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Rep. Kevin Brady said Democrats shouldn't rely on House GOP support to lift the debt ceiling.
Brady expressed frustration with Democrats, saying they hadn't spoken with the GOP about spending.
House Republicans may follow their Senate peers in opposing a debt-ceiling increase.
A top House Republican indicated that GOP lawmakers were unlikely to support lifting the debt ceiling and instead put the onus on Democrats to do so, raising the risk of a perilous showdown that could engulf both chambers of Congress this fall.
Rep. Kevin Brady, the ranking Republican on the House Ways and Means Committee, said in a Monday interview that Republicans had grown frustrated with Democrats circumventing them on a $1.9 trillion stimulus law using a legislative tactic known as reconciliation. They're also poised to muscle through a multitrillion social-spending plan on their own.
"Considering they haven't had a single conversation about spending, stimulus, or the debt with us to date, I think they, by their behavior, have taken responsibility on passing this by themselves," Brady told Insider in a Monday-night interview.
The Texas Republican added: "Unless they have a conversation with Republicans, certainly there won't be Republican support in the House. Take it or leave it, no conversations, no working together - it's their responsibility, unfortunately."
Brady's comments serve as a barometer of the GOP position in the lower chamber on the debt ceiling, given his influence as an architect of the 2017 Republican tax law. House Republicans may end up taking the lead of the Senate GOP under Mitch McConnell, as most Republicans in the upper chamber are banding together to oppose a debt-ceiling increase.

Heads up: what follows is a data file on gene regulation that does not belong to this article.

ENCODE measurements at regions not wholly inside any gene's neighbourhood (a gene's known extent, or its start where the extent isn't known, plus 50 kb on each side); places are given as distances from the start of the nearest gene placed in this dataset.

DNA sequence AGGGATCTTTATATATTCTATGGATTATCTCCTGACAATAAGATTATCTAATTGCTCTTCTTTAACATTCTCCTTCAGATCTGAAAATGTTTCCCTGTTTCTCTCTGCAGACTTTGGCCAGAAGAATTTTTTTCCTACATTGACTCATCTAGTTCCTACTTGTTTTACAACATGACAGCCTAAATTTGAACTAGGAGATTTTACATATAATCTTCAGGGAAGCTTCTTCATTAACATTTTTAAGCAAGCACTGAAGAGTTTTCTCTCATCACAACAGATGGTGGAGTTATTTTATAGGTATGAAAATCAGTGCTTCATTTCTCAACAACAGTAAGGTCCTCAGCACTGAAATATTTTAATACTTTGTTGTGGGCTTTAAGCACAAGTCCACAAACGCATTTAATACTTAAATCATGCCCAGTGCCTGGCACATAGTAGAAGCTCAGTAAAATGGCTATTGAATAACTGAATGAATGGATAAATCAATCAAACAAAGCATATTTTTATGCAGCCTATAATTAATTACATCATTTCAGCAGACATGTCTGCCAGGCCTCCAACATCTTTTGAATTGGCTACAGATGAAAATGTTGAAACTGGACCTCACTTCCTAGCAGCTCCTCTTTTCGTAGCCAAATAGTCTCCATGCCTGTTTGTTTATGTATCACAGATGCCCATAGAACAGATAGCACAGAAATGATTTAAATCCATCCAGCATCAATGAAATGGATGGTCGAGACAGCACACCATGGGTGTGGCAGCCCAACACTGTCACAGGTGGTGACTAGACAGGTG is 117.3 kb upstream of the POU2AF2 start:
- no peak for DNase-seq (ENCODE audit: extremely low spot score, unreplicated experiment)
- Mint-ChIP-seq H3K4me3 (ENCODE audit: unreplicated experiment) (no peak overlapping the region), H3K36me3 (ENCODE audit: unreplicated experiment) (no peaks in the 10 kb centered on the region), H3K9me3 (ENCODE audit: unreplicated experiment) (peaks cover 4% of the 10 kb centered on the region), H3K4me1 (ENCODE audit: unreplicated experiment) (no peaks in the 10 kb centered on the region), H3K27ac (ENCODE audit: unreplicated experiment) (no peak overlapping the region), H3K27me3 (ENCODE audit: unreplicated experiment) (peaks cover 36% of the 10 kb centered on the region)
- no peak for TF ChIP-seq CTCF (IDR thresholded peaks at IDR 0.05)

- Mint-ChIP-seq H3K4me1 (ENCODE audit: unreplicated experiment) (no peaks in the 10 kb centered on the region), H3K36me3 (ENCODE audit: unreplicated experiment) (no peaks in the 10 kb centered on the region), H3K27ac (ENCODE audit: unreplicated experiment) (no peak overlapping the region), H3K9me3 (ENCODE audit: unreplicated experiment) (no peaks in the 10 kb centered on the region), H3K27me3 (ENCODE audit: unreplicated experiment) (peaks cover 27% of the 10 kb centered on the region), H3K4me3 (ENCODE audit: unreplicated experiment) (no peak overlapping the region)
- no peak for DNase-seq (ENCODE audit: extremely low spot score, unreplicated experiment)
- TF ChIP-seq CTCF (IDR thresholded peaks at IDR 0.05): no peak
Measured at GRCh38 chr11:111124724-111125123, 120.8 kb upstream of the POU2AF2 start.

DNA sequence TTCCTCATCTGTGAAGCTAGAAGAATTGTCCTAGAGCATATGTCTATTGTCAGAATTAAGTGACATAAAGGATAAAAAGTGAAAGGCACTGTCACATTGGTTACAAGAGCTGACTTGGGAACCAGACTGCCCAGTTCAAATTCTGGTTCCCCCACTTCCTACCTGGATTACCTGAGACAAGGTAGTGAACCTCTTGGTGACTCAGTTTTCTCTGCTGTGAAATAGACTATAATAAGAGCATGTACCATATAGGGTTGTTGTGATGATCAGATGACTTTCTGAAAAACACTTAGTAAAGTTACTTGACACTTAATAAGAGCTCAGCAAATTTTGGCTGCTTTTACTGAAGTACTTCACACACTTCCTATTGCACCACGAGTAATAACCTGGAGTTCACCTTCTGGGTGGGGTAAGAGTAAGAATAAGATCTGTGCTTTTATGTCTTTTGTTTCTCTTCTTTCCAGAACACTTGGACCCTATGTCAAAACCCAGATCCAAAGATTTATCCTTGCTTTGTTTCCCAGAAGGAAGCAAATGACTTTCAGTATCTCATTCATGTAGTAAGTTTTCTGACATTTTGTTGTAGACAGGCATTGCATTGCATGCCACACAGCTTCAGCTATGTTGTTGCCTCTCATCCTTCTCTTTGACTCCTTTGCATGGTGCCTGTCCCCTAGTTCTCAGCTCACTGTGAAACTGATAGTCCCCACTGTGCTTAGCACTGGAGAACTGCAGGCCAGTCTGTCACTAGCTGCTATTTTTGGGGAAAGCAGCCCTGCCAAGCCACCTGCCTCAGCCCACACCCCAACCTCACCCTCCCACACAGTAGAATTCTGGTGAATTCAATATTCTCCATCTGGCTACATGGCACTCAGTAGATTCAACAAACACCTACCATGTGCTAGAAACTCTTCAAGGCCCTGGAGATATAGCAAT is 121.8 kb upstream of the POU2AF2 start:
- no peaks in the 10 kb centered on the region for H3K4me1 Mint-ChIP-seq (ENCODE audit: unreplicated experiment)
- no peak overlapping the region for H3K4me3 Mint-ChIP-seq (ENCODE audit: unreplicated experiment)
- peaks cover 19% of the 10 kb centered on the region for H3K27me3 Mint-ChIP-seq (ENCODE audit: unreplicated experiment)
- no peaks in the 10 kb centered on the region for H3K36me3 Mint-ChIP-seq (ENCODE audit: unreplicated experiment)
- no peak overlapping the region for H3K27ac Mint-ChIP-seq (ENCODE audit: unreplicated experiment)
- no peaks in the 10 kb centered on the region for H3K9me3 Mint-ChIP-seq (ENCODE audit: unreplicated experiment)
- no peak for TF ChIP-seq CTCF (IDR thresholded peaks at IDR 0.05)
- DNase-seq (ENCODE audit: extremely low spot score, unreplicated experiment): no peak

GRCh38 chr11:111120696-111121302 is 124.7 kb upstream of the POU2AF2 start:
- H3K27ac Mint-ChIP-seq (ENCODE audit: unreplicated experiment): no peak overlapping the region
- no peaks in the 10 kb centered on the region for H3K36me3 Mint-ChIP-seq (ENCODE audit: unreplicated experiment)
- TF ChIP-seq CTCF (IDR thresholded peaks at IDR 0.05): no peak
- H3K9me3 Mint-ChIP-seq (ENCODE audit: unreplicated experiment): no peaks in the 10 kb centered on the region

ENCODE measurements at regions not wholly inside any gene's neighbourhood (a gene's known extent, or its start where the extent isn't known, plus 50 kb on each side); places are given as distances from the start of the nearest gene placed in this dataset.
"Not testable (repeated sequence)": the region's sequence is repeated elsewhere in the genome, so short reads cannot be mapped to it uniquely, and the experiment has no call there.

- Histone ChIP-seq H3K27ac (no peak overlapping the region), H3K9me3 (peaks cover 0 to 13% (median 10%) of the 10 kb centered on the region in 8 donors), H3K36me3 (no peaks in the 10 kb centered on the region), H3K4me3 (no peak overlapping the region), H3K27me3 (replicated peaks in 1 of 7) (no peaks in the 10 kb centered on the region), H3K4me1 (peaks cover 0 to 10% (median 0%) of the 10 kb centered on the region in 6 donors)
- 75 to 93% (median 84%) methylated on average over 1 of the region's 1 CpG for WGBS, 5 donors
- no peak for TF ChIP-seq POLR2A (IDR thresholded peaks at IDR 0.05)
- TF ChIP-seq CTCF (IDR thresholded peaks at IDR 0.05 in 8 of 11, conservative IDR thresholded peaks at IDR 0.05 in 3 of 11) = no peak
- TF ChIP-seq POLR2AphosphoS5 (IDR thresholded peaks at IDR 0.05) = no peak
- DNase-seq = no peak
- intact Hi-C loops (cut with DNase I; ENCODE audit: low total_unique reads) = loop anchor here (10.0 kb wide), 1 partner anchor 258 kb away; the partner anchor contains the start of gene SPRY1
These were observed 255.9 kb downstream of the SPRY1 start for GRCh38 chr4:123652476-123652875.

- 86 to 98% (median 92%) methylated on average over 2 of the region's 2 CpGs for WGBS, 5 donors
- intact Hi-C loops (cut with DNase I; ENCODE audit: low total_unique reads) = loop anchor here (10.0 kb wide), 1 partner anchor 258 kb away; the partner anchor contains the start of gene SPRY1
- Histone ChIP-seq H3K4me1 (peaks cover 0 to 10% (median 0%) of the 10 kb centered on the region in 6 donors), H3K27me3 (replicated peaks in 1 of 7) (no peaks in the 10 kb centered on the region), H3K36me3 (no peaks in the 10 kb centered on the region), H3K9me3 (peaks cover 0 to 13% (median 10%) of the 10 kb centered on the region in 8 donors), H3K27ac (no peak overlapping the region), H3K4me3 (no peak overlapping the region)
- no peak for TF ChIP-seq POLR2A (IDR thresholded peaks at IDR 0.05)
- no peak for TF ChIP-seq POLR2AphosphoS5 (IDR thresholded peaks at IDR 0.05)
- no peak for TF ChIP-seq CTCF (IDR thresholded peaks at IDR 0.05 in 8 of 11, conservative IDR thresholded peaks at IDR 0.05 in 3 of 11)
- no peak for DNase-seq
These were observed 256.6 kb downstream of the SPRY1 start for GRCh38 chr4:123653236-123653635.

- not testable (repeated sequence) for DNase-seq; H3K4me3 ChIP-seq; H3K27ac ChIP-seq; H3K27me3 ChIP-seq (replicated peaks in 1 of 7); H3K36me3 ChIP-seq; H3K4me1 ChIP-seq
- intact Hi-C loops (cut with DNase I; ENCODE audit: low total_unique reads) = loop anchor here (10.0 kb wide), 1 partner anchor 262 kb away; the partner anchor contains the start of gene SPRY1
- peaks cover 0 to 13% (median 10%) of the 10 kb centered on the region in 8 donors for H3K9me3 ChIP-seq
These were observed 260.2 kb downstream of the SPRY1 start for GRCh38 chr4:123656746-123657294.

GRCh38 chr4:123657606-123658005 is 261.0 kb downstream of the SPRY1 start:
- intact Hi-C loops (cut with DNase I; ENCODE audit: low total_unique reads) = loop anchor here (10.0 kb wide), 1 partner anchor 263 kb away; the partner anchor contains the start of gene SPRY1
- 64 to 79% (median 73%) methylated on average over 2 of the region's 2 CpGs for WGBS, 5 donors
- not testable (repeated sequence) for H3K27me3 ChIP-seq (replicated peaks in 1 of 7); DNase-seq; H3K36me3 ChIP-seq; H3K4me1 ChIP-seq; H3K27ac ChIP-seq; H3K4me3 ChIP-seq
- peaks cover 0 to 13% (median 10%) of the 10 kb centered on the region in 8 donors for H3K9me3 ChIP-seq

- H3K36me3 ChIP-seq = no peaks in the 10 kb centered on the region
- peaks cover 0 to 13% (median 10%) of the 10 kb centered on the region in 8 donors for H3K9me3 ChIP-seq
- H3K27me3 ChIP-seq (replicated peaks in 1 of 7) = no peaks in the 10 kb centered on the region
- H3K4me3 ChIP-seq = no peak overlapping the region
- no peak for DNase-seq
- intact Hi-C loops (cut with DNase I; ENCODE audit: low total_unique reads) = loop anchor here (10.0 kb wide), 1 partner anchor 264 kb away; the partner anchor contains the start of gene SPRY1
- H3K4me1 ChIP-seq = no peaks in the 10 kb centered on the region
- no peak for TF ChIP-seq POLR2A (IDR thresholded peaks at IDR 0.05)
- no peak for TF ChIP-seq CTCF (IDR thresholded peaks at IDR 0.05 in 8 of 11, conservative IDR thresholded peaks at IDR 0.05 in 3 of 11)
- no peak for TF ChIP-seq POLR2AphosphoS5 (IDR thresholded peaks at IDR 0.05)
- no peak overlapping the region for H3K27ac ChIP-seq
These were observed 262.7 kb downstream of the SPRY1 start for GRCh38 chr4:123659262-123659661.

Some Senate Republicans are demanding spending cuts in exchange for their support, even though the GOP supported raising the debt ceiling multiple times under the Trump administration.
The previous debt-limit suspension expired on July 30, prompting the Treasury Department to take "extraordinary measures" to help pay off the government's bills, Secretary Janet Yellen said. Increasing the debt ceiling does not add to federal spending - it authorizes the US government to pay its current debt load.
The Congressional Budget Office forecast the Treasury could keep the government afloat until October or November, though Yellen said the pandemic was making it more difficult to accurately project when the department would exhaust its emergency powers.
House Republican leader Kevin McCarthy's office didn't respond to a request for comment. In July, McCarthy signed on to a letter from Republicans on the House budget panel calling for "spending restraints" as part of any agreement to lift or suspend the debt ceiling.
Reconciliation allows certain bills to be fast-tracked and passed with a simple-majority vote. Republicans used the same procedure to enact a major corporate tax cut under President Donald Trump. The GOP also embarked on a failed effort to repeal and replace the Affordable Care Act that same year without Democratic support.
Other senior Republicans wouldn't go as far as Brady. Rep. Jason Smith of Missouri, the ranking Republican on the House Budget Committee, said Democratic congressional leaders hadn't responded to the letter they sent.
"We've heard crickets," Smith told Insider on Tuesday. "The Democrats have failed in leadership. They're not even negotiating or communicating, so apparently they don't care about the debt ceiling."
Read the original article on Business Insider